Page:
I exited the subway at the Brookyln Bridge/City Hall stop, re-appeared on the city streets and was greeted by the biting chill of wind and rain. A Noreaster storm system was rolling through the Tri-State area this past weekend.

My knowledge of New York City streets is limited but I knew this subway station should leave me a mere few blocks from the World Trade Center site. How much of the tingle in my spine was due to the cold? How much was due to the palpable sense of my nearness to the WTC?

As I turned a street corner, at eye level, I saw a fence covered with items: t-shirts, hats, flags, photos, notes, banners ... the memorabilia of living people remembering the lost lives. I looked up and saw ... the open space. In the usual tall building field of view of New York, the open space was a source of dissonance. That chill ran up and down my spine again.

Like all of us, I can remember the day and time I heard the news. Tuesday, September 11, 2001 was a beautiful blue sky day in New York City as it was for me in Los Angeles. That morning, thousands of lives were snuffed out, live, on television, for all the world to see. Now, I was at that place.

There weren't many of us on that chilly morning. It was a Saturday, still pretty early for a gray sleepy morning and pretty lousy weather for being outside. But we were there to remember.

A memorial fence has been established at the western boundary of the WTC. There are informational placards with photos describing the site in the early days of New York when tall buildings were few. There were photos and explainations of the building of the Twin Towers, the first terrorist bombing, the dreadful day and the tribute in light.

At the center of exhibit, above eye level, are the names. Like the Vietnam Memorial, the names, the many names give the sense of individual loss but the number of names also gives the sense of the scale of loss. As I looked at the names, next to me were two people scanning for a name. The woman found it and said, you know one of my friends named their newborn son after him.

I watched the people at the site. For some, like me, it was to see the place and event we saw on TV and to honor and remember what happened. For others, it was far more personal. Some people sobbed and others their eyes were rimmed red from tears as they remembered someone. The wooded observation area was closed off that morning as there was a group of firefighters holding a private rememberance.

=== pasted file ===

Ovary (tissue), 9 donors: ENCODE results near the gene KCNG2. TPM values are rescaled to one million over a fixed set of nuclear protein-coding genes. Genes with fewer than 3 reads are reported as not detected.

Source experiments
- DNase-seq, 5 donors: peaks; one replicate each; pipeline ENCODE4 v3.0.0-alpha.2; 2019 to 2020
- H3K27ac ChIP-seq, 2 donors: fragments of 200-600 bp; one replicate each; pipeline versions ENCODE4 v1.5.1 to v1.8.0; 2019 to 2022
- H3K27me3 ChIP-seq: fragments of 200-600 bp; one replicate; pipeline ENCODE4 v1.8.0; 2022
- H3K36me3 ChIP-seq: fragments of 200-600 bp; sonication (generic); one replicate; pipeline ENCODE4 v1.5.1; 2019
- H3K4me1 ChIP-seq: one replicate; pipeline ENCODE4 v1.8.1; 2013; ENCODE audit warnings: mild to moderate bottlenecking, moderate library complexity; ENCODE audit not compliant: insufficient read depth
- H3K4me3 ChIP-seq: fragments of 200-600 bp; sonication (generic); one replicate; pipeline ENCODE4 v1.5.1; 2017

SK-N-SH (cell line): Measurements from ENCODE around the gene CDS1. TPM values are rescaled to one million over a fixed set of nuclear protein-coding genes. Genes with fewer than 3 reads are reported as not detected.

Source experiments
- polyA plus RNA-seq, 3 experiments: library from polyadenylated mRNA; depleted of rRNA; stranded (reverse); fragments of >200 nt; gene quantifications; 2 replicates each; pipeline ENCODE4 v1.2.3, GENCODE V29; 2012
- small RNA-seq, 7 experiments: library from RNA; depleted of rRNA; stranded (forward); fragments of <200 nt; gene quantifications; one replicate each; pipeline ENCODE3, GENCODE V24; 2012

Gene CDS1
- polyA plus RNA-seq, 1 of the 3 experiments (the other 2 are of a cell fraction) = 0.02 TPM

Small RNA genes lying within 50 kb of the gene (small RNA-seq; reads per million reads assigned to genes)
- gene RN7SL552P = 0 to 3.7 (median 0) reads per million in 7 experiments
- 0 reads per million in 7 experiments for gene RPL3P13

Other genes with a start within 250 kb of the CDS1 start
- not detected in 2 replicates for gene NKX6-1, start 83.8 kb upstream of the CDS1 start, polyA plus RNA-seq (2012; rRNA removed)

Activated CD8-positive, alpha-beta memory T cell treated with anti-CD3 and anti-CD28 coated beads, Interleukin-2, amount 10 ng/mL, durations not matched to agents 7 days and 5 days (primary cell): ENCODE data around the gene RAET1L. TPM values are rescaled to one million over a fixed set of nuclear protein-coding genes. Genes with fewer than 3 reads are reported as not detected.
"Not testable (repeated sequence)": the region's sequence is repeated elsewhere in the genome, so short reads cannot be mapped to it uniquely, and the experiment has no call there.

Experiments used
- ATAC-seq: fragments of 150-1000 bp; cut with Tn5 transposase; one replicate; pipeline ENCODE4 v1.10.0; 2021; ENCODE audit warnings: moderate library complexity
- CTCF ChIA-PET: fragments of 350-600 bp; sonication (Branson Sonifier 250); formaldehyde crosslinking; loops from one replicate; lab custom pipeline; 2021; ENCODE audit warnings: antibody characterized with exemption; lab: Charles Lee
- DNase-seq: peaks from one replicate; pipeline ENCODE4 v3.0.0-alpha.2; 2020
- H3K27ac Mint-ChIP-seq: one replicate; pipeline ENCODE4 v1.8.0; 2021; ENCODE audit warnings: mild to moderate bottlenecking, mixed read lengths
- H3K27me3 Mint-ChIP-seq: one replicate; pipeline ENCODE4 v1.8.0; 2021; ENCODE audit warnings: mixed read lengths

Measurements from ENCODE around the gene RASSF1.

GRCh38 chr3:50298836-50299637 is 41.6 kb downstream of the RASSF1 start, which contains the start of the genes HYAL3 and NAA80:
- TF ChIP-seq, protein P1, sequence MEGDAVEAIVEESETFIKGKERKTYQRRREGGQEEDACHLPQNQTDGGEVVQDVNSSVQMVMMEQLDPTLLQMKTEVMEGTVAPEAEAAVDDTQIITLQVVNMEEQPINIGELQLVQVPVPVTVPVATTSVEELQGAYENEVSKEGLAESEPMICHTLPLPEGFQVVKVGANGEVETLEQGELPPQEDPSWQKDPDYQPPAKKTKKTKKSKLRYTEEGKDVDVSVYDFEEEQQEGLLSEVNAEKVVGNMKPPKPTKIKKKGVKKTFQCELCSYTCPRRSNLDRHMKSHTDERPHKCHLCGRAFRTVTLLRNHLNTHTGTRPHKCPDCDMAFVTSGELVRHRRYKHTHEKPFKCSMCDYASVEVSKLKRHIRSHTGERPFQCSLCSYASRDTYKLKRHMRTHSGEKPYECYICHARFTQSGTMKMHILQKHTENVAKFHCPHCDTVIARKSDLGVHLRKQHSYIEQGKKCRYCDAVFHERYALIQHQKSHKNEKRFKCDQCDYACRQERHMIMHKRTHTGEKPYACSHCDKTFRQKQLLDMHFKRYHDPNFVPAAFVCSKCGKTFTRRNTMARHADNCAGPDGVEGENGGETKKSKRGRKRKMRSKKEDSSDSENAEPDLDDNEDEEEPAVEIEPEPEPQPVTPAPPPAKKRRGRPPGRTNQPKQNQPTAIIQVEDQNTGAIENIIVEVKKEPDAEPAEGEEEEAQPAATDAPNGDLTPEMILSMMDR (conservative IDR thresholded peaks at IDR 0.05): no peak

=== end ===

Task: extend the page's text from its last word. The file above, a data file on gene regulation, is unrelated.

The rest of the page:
On the southern boarder of the site, there is a wooden wall and it has become the register for the site. People take out pens, pencils and markers and write on the wall. The full range of human emotion is on display on that wall and they come from all over the USA and the world. Some of the remarks are angry while others remember a loved one. Many expressed some varient of the sentiment that we will never forget.

The eastern boundary of the site is a busy street. One can cross over that street in an enclosed walkway that leads to the World Financial Center complex. The northern end of the site contains buildings next to the WTC that were damaged and seems to be an area were some of the construction vehicles can park.

I arrived back to where I had started. More people were now at the memorial, reading, looking, taking pictures, sharing with their companions where they were and what they remembered. The wind and rain and cold still filled the air yet people wanted, needed to be here and were coming. There was a diversity to the assembled people.

Those who wanted to destroy the WTC did take down two buildings, killed thousands of people and grieved those who knew the lost. But those who did that evil deed could not take down the unshakable thing that makes America great: the welcome that is available to all who come to our shores who wish to make their lives and the lives of their families better. America is far from perfect, but seeing the tapestry of peoples in New York and how reasonably well we all get along compared to other parts of the world where ethinic and religious strife is par for the course, we can only say, God has truly blessed America.

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